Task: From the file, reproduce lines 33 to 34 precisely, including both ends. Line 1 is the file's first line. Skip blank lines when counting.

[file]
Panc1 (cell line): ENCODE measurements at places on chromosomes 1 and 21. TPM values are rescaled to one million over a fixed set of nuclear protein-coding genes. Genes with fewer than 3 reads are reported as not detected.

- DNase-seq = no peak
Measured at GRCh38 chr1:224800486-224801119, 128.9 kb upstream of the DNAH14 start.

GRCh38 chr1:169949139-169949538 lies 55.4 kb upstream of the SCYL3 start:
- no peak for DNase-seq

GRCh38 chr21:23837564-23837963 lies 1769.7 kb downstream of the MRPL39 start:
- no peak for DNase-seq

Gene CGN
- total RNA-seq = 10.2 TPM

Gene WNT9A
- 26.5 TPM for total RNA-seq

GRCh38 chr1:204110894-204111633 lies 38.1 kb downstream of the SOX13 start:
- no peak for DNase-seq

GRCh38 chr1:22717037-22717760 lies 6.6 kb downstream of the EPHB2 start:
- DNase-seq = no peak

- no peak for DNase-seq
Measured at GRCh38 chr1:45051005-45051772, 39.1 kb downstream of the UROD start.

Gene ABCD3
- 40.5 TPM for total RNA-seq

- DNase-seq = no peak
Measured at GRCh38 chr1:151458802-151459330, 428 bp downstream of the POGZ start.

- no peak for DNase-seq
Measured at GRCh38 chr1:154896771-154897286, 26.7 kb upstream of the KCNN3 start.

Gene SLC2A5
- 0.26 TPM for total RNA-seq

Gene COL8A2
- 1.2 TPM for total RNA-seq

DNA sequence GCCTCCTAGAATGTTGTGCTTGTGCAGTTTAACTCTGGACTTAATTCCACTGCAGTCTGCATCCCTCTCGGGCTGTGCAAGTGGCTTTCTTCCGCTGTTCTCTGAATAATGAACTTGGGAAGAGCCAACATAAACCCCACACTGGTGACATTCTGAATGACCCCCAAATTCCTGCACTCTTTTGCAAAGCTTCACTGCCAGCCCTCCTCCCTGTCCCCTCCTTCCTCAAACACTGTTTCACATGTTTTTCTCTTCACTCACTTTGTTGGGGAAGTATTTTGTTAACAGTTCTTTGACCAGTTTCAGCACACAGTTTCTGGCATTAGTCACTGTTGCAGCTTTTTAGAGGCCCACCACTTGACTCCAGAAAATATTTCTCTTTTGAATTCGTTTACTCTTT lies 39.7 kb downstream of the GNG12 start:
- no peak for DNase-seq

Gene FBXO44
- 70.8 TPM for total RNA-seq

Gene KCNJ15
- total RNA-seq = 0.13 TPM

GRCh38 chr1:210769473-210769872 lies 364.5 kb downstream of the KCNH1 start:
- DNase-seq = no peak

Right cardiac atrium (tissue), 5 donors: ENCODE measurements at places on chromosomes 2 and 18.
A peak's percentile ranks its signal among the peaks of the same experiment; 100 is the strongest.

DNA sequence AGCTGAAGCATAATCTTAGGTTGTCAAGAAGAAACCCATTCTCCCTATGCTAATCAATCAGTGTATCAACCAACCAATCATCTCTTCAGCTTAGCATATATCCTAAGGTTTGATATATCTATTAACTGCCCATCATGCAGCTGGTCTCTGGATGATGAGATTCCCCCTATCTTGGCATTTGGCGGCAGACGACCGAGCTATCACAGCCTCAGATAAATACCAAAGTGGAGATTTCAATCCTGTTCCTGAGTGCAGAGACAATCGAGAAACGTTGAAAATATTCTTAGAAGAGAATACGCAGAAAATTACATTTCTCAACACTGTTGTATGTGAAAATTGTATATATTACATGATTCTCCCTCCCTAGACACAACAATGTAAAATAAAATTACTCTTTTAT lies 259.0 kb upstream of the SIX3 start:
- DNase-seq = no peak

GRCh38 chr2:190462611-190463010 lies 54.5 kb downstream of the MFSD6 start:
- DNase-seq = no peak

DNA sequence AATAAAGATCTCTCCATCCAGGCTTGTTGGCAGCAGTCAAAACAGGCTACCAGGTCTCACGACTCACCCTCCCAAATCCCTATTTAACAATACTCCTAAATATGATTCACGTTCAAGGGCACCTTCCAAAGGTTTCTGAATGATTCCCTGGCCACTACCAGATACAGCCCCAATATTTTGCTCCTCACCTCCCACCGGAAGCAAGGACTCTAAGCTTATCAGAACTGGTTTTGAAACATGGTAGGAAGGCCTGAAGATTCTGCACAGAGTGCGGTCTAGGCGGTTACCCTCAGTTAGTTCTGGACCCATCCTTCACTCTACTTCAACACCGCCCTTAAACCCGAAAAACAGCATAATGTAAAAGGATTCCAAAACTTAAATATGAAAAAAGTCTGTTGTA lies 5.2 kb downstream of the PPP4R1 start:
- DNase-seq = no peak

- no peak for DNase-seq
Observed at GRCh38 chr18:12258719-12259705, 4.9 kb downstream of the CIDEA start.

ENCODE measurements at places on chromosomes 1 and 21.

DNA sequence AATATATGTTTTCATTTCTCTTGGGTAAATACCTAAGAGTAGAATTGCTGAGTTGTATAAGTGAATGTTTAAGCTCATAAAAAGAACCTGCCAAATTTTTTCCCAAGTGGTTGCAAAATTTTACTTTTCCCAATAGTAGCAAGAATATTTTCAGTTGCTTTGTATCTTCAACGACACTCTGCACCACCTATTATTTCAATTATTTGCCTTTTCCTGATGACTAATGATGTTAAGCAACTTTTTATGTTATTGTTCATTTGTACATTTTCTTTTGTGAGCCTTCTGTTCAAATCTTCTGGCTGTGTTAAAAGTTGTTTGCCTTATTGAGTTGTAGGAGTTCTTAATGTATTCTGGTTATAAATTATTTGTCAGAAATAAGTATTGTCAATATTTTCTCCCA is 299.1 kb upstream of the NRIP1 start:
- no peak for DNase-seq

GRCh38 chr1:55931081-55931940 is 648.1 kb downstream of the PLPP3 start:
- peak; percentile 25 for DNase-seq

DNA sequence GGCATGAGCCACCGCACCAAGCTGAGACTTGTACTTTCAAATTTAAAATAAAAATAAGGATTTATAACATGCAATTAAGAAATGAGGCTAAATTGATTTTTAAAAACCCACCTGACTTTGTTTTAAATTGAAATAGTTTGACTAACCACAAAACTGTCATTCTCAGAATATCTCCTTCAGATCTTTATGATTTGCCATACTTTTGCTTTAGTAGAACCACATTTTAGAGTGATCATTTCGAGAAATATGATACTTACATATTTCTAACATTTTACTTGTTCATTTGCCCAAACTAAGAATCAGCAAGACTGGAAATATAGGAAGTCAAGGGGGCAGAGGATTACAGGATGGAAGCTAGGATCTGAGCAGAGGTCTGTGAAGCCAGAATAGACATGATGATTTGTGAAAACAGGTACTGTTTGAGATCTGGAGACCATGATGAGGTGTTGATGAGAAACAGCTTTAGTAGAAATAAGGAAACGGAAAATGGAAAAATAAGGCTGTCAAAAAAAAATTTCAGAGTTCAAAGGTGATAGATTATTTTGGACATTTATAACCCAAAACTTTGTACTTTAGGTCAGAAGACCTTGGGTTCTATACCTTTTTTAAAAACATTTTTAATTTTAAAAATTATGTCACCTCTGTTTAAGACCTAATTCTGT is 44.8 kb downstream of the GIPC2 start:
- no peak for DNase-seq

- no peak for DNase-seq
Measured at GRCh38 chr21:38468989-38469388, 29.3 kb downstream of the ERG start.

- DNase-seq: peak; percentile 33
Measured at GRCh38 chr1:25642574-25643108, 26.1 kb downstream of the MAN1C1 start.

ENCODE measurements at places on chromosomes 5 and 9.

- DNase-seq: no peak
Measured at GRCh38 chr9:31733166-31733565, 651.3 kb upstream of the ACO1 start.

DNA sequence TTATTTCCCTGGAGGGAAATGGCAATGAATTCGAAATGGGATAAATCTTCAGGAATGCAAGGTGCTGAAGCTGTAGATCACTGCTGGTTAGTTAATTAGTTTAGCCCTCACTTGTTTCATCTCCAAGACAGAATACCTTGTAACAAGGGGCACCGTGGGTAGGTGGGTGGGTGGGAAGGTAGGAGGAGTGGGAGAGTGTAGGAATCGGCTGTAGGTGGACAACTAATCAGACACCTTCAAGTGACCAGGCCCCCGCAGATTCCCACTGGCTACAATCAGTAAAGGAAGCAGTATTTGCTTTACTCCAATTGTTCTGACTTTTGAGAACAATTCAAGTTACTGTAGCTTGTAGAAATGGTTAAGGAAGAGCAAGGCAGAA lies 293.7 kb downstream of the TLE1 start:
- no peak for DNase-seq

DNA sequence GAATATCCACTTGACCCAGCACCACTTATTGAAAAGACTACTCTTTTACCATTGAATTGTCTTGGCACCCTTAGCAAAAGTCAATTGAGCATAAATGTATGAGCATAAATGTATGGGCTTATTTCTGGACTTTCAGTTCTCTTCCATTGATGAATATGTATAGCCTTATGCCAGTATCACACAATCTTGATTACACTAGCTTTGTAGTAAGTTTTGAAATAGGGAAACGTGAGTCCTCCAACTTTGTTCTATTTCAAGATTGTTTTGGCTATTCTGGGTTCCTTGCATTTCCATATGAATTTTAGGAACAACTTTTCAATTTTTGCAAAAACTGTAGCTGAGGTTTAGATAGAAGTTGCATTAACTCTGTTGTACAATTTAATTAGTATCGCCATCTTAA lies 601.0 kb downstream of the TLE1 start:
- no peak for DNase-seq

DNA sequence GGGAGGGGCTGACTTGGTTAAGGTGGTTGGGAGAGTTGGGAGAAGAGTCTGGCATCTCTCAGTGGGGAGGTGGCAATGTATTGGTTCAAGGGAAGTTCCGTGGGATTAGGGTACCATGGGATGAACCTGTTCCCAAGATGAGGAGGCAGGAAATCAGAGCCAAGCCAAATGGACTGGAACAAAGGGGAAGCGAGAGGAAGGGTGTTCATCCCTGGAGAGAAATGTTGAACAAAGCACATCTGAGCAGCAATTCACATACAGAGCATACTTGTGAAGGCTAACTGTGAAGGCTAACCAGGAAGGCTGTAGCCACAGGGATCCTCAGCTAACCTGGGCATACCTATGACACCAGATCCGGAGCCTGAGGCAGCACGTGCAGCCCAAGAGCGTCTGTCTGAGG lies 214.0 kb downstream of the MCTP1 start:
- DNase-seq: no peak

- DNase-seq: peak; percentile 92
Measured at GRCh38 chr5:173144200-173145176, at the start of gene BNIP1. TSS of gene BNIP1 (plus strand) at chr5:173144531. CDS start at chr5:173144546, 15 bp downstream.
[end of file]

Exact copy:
- total RNA-seq = 0.13 TPM

GRCh38 chr1:210769473-210769872 lies 364.5 kb downstream of the KCNH1 start: